Ileocecal Valve Nsaid

Fig. 12.39 Atypical ulcer on base of cecum without wider endoluminal reaction in the surrounding area. At the base of the ulcer, visible fibers of the lamina propria of the cecal wall. A perforation later developed at this location after colonoscopy. Intraoperative and pathological-anatomical widespread ischemia with hemorrhaging of outer colon wall.

Fig. 12.40 Differential diagnosis (ischemia vs. non-Hodgkin lymphoma): similar to ischemia, maplike appearance with surface ulcerations, but also with nodular elements: segmental organ involvement in sigmoid colon of non-Hodgkin lymphoma (low-grade, follicular type).
Ascending Colon Location

Fig. 12.41 Erosive changes in ascending colon in NSAID colitis.

Ascending Colon Ulcer

Fig. 12.42 Solitary ulcer in ascending colon: NSAID colitis.

Fig. 12.41 Erosive changes in ascending colon in NSAID colitis.

Fig. 12.42 Solitary ulcer in ascending colon: NSAID colitis.

Fig. 12.43 Ulceration on the ileocecal valve (= typical predilection location) in NSAID colitis, surrounding area unaffected.

Nsaid Colitis
Fig. 12.44 Ulcer on ileocecal valve in NSAID colitis. Ulcer is characteristically flat, without well-delineated margin or reaction at margin.
Nsaid Colitis Histology

Fig. 12.45 Atrophy due to NSAID colitis.

a Residual condition after prior chronic NSAID colitis (right transverse colon), bizarre spiral-shaped scarring with segmental stenoses. b Atrophy processes could lead to "buttonhole" stenoses (hepatic flexure).

Fig. 12.45 Atrophy due to NSAID colitis.

a Residual condition after prior chronic NSAID colitis (right transverse colon), bizarre spiral-shaped scarring with segmental stenoses. b Atrophy processes could lead to "buttonhole" stenoses (hepatic flexure).

Fig. 12.47 Diversion colitis: moderate reddening and loss of normal vessel pattern, mild edema (ascending colon).

Fig. 12.48 Diversion colitis: atypical vessels (ascending colon).

Fig. 12.47 Diversion colitis: moderate reddening and loss of normal vessel pattern, mild edema (ascending colon).

Fig. 12.48 Diversion colitis: atypical vessels (ascending colon).

NSAID Colitis

Like ischemic colitis, the incidence of NSAID colitis is on the rise. The increase is attributed to a significant rise in long-term use of nonsteroidal anti-inflammatory drugs and salicylates. Consideration of NSAID colitis as a possible diagnosis is a vital when diagnosing IBD, especially among older individuals.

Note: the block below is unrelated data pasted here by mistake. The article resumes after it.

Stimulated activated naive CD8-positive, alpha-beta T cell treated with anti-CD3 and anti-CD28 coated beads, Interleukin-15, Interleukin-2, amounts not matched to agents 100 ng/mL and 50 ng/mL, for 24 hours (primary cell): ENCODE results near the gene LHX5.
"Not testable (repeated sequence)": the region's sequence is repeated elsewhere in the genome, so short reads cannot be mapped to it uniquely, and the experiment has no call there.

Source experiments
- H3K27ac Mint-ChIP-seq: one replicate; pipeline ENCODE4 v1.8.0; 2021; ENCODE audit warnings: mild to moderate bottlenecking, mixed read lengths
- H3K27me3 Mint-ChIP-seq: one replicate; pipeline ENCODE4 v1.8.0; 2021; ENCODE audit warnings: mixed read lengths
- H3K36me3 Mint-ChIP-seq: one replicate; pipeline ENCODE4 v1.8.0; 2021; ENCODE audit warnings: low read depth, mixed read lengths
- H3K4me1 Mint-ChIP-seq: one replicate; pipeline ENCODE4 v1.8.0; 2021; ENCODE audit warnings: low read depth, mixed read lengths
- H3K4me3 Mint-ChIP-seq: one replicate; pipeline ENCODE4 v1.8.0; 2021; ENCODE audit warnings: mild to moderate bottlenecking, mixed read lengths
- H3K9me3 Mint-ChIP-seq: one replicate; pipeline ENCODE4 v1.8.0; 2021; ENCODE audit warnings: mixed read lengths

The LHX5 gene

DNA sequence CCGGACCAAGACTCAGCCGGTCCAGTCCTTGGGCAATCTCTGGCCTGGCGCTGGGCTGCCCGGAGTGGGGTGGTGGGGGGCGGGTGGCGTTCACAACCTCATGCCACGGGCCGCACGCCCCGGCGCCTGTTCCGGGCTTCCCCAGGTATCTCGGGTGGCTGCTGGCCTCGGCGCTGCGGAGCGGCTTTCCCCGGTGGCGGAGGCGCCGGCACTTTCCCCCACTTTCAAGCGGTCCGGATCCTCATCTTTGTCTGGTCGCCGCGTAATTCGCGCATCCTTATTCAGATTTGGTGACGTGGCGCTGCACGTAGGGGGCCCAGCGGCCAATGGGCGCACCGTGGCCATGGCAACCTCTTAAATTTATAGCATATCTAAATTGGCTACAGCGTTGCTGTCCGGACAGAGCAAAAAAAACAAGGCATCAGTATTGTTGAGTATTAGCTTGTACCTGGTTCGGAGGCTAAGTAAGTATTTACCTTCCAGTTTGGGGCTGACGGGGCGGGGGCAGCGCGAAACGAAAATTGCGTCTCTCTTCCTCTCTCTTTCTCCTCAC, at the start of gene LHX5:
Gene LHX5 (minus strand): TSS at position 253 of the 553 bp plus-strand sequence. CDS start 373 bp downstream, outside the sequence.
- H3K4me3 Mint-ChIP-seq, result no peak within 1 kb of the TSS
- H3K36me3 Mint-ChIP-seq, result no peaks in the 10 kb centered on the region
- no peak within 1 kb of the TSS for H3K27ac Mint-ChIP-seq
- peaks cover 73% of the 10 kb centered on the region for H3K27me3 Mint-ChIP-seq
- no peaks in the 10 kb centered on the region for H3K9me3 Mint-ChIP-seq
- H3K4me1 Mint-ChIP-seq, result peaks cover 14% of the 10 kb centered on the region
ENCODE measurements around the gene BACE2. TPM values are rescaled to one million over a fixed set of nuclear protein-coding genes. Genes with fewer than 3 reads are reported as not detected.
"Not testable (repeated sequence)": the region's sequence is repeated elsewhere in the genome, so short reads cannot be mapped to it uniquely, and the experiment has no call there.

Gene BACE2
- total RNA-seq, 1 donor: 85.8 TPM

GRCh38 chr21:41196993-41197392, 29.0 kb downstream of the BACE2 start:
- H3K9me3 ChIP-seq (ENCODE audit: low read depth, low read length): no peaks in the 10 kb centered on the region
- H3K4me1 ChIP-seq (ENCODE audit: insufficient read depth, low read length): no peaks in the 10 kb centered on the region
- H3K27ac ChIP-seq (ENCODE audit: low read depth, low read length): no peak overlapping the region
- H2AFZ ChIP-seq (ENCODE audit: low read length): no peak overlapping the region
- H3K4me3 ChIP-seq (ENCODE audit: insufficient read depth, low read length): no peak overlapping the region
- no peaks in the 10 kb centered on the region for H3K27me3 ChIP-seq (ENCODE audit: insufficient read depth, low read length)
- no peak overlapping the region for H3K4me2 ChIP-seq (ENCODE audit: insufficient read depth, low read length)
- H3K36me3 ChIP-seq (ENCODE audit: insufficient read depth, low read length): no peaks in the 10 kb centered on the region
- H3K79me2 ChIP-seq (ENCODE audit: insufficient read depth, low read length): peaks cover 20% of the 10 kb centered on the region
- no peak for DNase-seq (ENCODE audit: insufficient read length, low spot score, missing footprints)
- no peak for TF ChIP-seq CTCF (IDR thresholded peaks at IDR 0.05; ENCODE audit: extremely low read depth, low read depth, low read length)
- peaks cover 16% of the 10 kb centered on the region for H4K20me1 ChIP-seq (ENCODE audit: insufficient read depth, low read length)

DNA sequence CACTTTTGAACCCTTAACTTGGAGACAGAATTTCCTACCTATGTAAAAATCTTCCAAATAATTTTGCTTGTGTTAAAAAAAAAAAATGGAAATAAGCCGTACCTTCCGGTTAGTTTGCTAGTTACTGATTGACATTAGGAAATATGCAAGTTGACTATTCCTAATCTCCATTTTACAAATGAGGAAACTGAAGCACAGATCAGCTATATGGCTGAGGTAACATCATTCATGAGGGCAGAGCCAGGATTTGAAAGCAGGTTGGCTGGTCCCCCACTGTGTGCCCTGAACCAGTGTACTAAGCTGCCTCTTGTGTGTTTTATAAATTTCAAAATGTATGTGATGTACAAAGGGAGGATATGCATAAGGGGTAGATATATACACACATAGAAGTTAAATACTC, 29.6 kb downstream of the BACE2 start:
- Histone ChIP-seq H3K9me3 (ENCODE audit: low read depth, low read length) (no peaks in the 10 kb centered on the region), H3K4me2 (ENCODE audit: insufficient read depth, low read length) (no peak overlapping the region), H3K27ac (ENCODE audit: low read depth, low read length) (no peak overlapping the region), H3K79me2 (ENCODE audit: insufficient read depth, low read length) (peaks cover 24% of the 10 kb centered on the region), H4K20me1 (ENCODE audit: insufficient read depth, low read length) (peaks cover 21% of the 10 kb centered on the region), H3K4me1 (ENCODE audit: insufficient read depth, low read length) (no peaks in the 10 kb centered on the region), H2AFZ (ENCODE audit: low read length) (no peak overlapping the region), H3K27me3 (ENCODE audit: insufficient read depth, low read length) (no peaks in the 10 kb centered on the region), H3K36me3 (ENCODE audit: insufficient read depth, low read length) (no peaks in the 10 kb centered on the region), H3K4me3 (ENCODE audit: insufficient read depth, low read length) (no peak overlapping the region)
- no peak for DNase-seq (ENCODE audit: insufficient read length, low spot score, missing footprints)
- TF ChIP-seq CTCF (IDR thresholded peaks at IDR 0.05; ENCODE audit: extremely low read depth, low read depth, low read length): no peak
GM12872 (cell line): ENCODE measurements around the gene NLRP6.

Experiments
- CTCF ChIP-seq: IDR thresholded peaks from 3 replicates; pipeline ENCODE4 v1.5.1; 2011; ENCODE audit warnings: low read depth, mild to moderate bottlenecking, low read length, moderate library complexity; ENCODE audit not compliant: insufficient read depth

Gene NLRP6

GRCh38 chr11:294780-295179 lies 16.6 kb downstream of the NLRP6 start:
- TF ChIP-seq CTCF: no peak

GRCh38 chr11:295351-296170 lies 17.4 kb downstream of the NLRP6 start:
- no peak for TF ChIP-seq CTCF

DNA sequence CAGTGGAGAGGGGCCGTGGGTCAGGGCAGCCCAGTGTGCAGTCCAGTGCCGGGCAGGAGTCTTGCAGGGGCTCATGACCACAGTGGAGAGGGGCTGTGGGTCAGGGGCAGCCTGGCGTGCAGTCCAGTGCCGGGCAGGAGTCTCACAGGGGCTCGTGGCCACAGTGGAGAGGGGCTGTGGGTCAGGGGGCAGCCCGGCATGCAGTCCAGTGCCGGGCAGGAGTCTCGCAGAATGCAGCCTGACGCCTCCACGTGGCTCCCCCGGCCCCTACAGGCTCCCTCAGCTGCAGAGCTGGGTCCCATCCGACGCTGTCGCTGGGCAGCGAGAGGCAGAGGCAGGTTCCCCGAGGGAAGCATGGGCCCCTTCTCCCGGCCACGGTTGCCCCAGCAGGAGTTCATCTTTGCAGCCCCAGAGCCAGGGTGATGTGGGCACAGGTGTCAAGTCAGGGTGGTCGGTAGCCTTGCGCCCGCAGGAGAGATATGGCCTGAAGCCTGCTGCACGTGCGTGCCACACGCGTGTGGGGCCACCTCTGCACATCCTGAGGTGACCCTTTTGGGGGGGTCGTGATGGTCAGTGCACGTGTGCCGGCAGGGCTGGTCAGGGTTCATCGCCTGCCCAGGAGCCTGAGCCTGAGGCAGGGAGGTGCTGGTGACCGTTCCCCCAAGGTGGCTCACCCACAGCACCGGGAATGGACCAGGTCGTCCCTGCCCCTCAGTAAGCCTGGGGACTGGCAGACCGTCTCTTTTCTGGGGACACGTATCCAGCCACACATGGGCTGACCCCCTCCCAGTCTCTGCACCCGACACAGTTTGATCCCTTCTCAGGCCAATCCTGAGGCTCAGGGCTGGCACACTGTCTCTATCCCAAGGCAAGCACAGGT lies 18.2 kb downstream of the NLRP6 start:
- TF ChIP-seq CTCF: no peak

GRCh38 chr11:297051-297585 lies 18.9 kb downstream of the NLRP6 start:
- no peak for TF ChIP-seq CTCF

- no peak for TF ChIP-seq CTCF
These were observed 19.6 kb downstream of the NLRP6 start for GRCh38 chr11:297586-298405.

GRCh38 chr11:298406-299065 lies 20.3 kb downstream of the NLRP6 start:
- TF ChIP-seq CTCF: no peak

NSAID colitis typically affects the right side. Lesions can range from aphthous erosions to broad-based ulcerations, without deep infiltration of the wall (Figs. 12.41, 12.42). The area around the ileocecal valve is quite often affected, in many cases by a broad, solitary ulcer (Figs. 12.43, 12.44). The surrounding area often appears normal and the ulcer margins do not show any significant reaction. However, there can be inflammation in areas that appear virtually unaffected macroscopically. Multiple biop

Diversion Colitis

-Double-barreled colostomy, descending colon

Fig. 12.46 Localization of diversion colitis.

-Double-barreled colostomy, descending colon

Area affected by diversion colitis

Fig. 12.46 Localization of diversion colitis.

sies from the entire colon are therefore advisable, since right-sided proliferation can be further confirmed histologi-cally. Pronounced scarring may be present (Fig. 12.45). Today, NSAID colitis is the most important alternative diagnosis (differential diagnosis) to Crohn disease, especially among older patients.

Diversion Colitis

Diversioncolitis occurs in so-called shut down large intestinal segments (Fig. 12.46). The pathogenesis is not clear. Diversion colitis can be totally asymptomatic, only discovered when, for example, the colon is inspected before restoration following temporary diversion of the fecal stream. Recurrent bleeding can also occur.

^¿k The appearance can be similar to UC, with areas of lym-phoid hyperplastic tissue (Figs. 12.47,12.48). Only very rarely does stenosis appear in diversion colitis. Its presence usually prevents endoscopic therapy.

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Responses

  • gustava ferri
    What is solitary ulcer in ascending colon?
    8 years ago
  • vihtori
    What are valve ulcers located in the colon?
    7 years ago

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